Doris and Evie giggled at the thought of Papa wearing a sack, but I noticed Betty and Abby exchanging worried glances. Papa had not been well before the tornado, but the days after the storm, when he walked through rain and mud puddles visiting the members of his congregation and comforting families on their losses, damaged his health even more. No one had eaten much after the tornado. No one had an appetite for food. But Papa, who already had lost weight during the spring, shouldn't have missed so many meals, worked so hard, and slept so little.

I had heard Mama speaking to Papa about his health. At her insistence, he had gone to see Dr. Pelowski. When he returned home, Papa spoke to Mama in Yiddish so I had to strain to understand. I wished Abby was home to decode the words for me. Her Yiddish was much better than mine. I gathered that Dr. Pelowski thought Papa should be examined by a specialist. Papa's sister in New York was married to a doctor, and he would know whom Papa should see. "When the ceremony is over and life has returned to normal, then I will make a trip to New York," Papa promised Mama.

I felt greatly relieved, for I had faith in Dr. Pelowski. After all, he had helped Lorain last winter. If he thought a specialist could cure Papa, then no doubt he was right. So I looked forward with happy anticipation to the coming event; as soon as it was over, Papa would go and get his cure.

On a sunny August afternoon, as calm breezes gently moved the leaves on the few old trees that had escaped the ravages of the tornado, people gathered to rededicate the city of Lorain. Men who had temporarily lost their jobs when the shipyard was razed by the storm had been employed to clear all the rubble from the city. They had worked hard for this day. Doris and I were wearing our matching Passover dresses with a blue-and-yellow print. At the last moment, a button came off my dress.

Mama reached for her sewing basket, and she handed me a piece of thread while she began to sew the button back on. "Chew on the thread," she reminded me. There is an old superstition that if clothing is mended while you are wearing it, you will lose your memory. But the danger is counteracted if you chew on a piece of thread.

"Oh, Mama!" I said, laughing. "So much has happened since we moved to Lorain. I could never forget any of it." But to make her happy, I chewed on the piece of thread.

At last we were ready to leave. For the first time, Mama was bringing Lorain into the center of the city whose name she shared. Lorain was almost a year old now, and although she couldn't speak more than half a dozen words, she sat quietly on Mama's lap and watched alertly with her big, brown eyes. She seemed to understand everything going on around her.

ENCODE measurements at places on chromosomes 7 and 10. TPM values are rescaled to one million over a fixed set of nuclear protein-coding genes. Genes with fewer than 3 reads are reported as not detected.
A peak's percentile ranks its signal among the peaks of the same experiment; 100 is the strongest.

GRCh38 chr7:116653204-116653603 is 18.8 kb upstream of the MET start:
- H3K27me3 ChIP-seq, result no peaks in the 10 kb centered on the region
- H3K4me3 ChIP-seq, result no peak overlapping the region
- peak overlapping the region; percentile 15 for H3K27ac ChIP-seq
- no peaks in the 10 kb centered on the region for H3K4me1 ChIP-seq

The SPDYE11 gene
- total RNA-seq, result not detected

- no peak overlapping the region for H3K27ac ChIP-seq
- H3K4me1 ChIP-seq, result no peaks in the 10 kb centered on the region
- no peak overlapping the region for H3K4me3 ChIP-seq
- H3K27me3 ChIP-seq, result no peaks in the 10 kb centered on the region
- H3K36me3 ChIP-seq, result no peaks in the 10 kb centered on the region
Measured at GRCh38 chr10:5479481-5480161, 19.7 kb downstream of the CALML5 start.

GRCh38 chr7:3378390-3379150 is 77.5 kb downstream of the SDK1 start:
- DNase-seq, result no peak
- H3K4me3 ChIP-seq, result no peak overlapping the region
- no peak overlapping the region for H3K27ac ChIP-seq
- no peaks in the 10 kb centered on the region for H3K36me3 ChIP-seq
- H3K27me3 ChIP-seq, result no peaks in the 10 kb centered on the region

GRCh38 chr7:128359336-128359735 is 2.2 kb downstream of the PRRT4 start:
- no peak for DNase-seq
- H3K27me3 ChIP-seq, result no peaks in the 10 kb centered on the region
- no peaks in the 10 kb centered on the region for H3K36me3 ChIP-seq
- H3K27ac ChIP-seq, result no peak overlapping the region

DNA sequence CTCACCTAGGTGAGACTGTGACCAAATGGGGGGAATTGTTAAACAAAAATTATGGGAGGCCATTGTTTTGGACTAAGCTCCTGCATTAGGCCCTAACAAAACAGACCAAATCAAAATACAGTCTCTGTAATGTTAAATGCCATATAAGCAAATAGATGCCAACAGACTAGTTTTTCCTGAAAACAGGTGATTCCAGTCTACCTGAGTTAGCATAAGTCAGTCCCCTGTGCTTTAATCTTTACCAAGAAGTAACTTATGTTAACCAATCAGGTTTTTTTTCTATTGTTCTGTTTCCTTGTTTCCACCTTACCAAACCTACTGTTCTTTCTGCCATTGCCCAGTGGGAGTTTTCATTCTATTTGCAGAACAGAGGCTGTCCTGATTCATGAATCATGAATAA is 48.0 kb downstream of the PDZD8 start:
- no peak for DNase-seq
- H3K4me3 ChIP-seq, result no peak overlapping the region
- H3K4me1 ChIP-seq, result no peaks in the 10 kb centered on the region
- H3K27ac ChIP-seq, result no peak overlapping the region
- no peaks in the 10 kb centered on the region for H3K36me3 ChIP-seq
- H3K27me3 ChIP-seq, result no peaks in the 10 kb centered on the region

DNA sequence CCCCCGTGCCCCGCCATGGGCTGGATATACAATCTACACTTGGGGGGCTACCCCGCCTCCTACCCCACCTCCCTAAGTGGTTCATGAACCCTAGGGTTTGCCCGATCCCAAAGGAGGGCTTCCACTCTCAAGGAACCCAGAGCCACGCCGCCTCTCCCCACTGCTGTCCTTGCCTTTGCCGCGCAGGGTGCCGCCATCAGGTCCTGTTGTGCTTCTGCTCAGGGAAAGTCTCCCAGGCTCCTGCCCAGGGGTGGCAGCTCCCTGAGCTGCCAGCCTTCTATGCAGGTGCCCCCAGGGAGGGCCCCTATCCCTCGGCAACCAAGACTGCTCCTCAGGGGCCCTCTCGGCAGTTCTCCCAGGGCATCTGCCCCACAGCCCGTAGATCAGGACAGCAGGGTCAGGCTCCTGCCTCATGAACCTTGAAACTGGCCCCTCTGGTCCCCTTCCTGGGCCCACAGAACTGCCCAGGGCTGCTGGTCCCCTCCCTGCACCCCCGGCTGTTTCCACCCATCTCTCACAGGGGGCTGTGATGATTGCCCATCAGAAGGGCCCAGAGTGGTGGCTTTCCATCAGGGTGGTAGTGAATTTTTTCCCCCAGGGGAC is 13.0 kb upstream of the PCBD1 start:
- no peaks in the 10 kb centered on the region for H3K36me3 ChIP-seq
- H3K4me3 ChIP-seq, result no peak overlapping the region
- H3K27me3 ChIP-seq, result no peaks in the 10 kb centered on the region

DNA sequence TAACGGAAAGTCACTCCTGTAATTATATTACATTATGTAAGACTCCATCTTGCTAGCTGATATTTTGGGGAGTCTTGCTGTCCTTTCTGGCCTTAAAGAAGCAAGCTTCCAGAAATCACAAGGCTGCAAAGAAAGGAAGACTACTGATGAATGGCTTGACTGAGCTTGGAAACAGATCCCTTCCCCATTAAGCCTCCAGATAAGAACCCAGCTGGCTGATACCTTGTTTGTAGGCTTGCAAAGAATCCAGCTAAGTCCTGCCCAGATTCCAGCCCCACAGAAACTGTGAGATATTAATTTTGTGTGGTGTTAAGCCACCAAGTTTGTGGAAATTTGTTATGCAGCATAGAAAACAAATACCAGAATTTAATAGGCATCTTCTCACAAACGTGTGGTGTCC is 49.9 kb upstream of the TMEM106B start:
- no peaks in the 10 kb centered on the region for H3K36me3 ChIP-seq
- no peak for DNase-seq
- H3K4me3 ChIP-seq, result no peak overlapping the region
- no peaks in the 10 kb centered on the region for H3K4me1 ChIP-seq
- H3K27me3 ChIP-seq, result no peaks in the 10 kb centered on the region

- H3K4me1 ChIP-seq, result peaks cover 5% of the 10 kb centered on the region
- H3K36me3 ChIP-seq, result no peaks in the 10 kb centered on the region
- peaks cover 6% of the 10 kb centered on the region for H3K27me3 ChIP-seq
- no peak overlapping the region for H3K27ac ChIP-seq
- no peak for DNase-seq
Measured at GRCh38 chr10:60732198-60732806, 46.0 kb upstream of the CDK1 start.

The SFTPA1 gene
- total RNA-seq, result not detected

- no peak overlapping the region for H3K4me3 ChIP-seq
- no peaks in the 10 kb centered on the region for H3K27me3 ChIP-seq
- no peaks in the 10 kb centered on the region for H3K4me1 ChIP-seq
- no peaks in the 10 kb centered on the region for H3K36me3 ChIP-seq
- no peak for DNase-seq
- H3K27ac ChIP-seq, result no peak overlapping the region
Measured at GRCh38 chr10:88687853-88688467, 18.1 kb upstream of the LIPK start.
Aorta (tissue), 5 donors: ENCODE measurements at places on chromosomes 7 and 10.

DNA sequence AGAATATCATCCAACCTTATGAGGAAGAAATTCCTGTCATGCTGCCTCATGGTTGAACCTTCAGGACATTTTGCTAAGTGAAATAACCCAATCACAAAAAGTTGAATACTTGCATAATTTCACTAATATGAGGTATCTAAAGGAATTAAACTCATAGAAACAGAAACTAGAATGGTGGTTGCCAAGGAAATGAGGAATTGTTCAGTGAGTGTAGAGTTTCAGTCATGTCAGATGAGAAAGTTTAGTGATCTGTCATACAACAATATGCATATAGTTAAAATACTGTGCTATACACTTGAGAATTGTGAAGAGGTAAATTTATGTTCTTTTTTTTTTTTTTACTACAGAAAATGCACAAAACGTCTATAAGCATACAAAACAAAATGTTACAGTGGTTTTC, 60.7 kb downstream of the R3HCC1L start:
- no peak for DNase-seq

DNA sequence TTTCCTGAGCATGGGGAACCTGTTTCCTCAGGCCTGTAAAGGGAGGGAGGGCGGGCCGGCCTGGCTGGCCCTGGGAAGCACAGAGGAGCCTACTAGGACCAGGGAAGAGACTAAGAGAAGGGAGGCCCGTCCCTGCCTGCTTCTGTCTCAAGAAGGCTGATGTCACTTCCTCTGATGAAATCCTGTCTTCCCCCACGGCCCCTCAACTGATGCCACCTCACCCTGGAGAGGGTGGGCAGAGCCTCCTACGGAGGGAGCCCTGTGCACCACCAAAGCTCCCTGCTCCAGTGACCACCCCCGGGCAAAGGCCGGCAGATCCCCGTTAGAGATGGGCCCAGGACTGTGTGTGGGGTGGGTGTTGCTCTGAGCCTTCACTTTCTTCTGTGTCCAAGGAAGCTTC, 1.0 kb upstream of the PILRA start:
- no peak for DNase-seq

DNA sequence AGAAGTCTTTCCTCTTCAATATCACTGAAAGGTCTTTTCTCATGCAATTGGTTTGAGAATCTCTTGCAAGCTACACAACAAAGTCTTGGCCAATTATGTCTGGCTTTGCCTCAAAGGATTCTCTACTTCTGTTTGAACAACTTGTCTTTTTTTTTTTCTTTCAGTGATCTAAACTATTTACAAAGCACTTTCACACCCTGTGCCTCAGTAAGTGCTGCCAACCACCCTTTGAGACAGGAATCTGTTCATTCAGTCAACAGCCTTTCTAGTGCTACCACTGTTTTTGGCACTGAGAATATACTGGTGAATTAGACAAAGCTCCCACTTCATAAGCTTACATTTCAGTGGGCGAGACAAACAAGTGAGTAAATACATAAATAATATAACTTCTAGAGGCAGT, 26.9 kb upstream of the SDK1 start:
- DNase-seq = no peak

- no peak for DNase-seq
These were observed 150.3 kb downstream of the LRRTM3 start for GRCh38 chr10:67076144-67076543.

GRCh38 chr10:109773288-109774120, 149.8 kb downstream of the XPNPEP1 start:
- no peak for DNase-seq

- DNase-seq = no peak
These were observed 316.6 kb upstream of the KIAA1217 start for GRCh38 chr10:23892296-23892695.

"What a good baby," whispered a woman sitting behind Mama.

Mama turned around and said proudly, "She is waiting for her father. He is next on the program." Mama was so proud of Papa sitting up on the platform that for once she even forgot to spit because someone had praised one of her daughters.

Papa looked very small standing on the platform. But his wonderful sermon voice came out loud and clear.

"Behold, how good and how pleasant it is for brethren to dwell together in unity!" said Papa, quoting one of the psalms from the Bible. I listened as he spoke about the good work done by so many hands to prepare for this day and contrasted it with the evil of the few during the hours after the tornado. I stopped listening and looked around me. There were so many people that I recognized. Again I felt, as I had the afternoon we went to the circus, that I really was a part of Lorain and belonged here. I hoped that Papa's quarrel with the synagogue board would be patched up. After all, many people had praised his devotion during the aftermath of the tornado. I liked Lorain, and I didn't want to leave. I looked at Baby Lorain sitting on Mama's lap, and I thought how lucky she was to share her name with this city. Perhaps someday I would go back to North Carolina and discover the things that had once made that place special for Mama and Papa.

Mrs. Fromberg was sitting across from us on the other side of the aisle. She caught my eye and nodded. Today even Mrs. Fromberg seemed a good friend. I had overheard a conversation in which she told Mama that she was trying to organize a campaign for Papa to remain at the synagogue.

There was a loud burst of applause, and I realized that Papa had finished speaking. Doris leaned over and whispered in my ear, "Wasn't Papa the best of all?"

Even though I hadn't heard all of his words, I knew that she was right. "Of course," I said. "Papa is always the best."

And we sat there smiling proudly as the people around us applauded Papa and nodded their heads toward us, the rabbi's girls.